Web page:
I must say, I have never agreed with the Socialist Alternative group, more than I do on this day, “In the wake of two boat disasters in less than a week that has seen as many as 90 asylum seekers drown, politicians from all sides of parliament have been feigning concern for the lives of refugees. With breathtaking hypocrisy, these people, who are responsible for the soul-destroying patchwork of detention centres that scar the Australian landscape, have been cynically parading around Canberra as if they give a damn about people seeking protection and a future. Their crocodile tears are sickening”.

The issue at hand, may seem like it’s only a flash in the pan issue, it may seem unimportant to most of us on the street, for most of us doing it tough, with unemployment high, yet the figures say it’s low; with full time work now considered fulltime if you are doing it for 3 hours a week for social security payments, our education system is laughable at best. And our uneasiness with the world, both around us and far flung, is at an all time high. 

So what does it matter if Refugees…refuges, not convicts sent from mother England, for the rest of their natural lives for stealing bread, or poaching animals at will…they tried that already.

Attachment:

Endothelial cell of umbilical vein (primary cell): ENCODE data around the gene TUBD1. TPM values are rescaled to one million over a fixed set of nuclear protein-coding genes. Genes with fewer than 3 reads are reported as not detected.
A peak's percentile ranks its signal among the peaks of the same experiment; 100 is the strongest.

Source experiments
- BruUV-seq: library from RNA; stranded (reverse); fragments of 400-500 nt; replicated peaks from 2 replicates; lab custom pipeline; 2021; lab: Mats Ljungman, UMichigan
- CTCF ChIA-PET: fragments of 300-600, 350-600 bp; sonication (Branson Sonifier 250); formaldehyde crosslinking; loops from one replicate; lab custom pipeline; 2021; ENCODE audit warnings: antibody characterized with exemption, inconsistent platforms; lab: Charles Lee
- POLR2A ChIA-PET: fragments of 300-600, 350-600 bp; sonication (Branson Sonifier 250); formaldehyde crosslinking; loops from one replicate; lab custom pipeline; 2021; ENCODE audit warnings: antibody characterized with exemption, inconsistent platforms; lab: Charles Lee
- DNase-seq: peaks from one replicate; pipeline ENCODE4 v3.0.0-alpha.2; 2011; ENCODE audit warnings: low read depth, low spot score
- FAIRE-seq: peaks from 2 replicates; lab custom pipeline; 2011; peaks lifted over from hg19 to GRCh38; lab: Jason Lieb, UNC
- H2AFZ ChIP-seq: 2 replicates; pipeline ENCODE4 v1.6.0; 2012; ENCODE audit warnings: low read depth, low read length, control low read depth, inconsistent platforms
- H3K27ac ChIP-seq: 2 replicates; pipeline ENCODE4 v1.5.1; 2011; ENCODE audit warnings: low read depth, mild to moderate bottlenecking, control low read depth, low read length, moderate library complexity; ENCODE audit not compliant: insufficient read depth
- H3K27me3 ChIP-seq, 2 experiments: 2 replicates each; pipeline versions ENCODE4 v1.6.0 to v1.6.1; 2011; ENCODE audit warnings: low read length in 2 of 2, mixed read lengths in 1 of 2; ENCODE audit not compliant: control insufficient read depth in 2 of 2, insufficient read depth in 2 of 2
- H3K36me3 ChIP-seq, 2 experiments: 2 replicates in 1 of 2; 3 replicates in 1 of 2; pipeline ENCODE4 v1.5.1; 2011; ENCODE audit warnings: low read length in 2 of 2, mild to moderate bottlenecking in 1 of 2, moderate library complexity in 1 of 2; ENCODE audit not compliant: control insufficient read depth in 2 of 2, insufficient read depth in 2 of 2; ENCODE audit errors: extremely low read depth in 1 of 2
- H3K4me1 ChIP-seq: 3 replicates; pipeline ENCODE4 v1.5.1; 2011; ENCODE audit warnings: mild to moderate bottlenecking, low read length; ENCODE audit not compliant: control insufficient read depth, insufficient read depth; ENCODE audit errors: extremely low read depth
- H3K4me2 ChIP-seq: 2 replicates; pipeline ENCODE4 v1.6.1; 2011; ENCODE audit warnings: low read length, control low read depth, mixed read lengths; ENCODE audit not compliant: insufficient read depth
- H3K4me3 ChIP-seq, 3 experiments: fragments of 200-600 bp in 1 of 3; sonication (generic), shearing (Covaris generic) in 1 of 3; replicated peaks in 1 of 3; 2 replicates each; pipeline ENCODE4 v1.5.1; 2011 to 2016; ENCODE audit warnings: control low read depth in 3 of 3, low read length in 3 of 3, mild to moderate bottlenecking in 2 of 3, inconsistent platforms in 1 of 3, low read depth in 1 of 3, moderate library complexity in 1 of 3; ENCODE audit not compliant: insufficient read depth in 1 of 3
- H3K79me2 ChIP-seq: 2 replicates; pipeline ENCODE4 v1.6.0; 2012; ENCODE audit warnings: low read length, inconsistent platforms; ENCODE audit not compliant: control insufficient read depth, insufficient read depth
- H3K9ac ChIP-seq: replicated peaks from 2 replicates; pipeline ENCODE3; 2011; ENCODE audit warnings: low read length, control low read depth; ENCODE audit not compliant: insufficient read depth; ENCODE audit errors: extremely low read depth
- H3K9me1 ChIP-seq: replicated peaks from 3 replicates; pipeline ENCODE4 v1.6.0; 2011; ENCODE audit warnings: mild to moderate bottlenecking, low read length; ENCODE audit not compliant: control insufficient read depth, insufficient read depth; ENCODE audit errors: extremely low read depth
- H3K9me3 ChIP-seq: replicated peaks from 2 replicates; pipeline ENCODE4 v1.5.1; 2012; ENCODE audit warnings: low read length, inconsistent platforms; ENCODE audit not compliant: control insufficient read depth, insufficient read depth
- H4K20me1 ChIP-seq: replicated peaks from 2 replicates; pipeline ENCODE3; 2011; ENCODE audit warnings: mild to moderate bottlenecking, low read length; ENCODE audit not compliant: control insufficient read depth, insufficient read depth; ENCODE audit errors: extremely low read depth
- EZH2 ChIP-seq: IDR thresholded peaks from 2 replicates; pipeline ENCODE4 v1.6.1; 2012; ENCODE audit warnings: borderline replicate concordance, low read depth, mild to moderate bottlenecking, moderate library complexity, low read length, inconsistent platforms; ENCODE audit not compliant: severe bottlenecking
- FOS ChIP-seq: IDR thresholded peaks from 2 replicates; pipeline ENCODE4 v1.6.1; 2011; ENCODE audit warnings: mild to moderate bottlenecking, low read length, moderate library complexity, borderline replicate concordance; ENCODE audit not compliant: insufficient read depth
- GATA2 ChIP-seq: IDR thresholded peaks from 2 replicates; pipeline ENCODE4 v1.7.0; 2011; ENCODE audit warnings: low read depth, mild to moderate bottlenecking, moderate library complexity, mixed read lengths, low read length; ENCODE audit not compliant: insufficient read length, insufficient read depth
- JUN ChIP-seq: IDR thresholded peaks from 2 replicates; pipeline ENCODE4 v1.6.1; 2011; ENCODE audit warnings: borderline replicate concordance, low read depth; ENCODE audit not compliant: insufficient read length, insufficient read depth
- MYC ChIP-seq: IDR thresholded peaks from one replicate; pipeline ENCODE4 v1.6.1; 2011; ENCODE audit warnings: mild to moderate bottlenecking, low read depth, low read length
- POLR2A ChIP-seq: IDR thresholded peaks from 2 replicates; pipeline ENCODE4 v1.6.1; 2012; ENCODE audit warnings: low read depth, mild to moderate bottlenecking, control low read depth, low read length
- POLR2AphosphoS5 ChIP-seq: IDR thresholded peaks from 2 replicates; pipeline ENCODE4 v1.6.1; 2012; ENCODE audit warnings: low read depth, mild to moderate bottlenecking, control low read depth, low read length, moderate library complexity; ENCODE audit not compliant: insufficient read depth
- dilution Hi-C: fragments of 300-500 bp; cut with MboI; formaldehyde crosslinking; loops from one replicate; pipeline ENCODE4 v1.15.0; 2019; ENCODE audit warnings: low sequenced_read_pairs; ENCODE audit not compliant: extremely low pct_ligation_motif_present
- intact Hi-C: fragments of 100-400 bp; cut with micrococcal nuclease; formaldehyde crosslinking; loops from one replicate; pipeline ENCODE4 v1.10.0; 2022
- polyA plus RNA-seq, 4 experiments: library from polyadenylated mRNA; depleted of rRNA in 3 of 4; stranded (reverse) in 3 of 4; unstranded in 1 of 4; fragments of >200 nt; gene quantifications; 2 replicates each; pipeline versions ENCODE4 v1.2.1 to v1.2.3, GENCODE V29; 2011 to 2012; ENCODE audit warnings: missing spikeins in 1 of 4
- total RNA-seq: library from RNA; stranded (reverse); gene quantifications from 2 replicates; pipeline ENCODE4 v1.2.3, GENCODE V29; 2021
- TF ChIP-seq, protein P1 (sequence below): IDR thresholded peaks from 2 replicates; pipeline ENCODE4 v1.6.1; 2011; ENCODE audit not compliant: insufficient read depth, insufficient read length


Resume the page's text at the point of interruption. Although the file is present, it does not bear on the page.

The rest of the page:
No, these downtrodden people are on the run from Religious and Secular extremism, from poverty, starvation and restriction of liberties. They are running from their own countries which, to a rather large extent, Australian, American, European, Asian and African allies are all entrenched in total-war hegemony; because of the lack of viable resources available to us in other areas.

Some of the other extraordinary things we saw were the strange congregations of politicians, in very small clusters, showering each other with love and support; embracing, reformers and the stagnate supporters of the status-quo alike.

 The Green’s Senator, Sarah Hanson-Young sat in the distinguished visitors’ gallery behind the Coalition, joined at various stages by even stranger bed-fellows, necessity does make strange-bedfellows it seems; colleague Adam Brandt, Andrew Wilkie, Mal Washer and Julie Bishop, all weeping and boisterous, sentimental and proud.

Parliament had been shamed into this frantic activity, of out and out overkill, by news of yet another boat sinking. The shame, however, didn’t extend to an actual agreement. That most precious, most desired outcome of all tragedy, propelled political activity, viable solution.  Celebrity, and credibility hungry Independent Rob Oakshott, was a feature in the Government’s hat, trying to engineer his bill through the house, with the support of Andrew Wilike, once a sunset clause was added.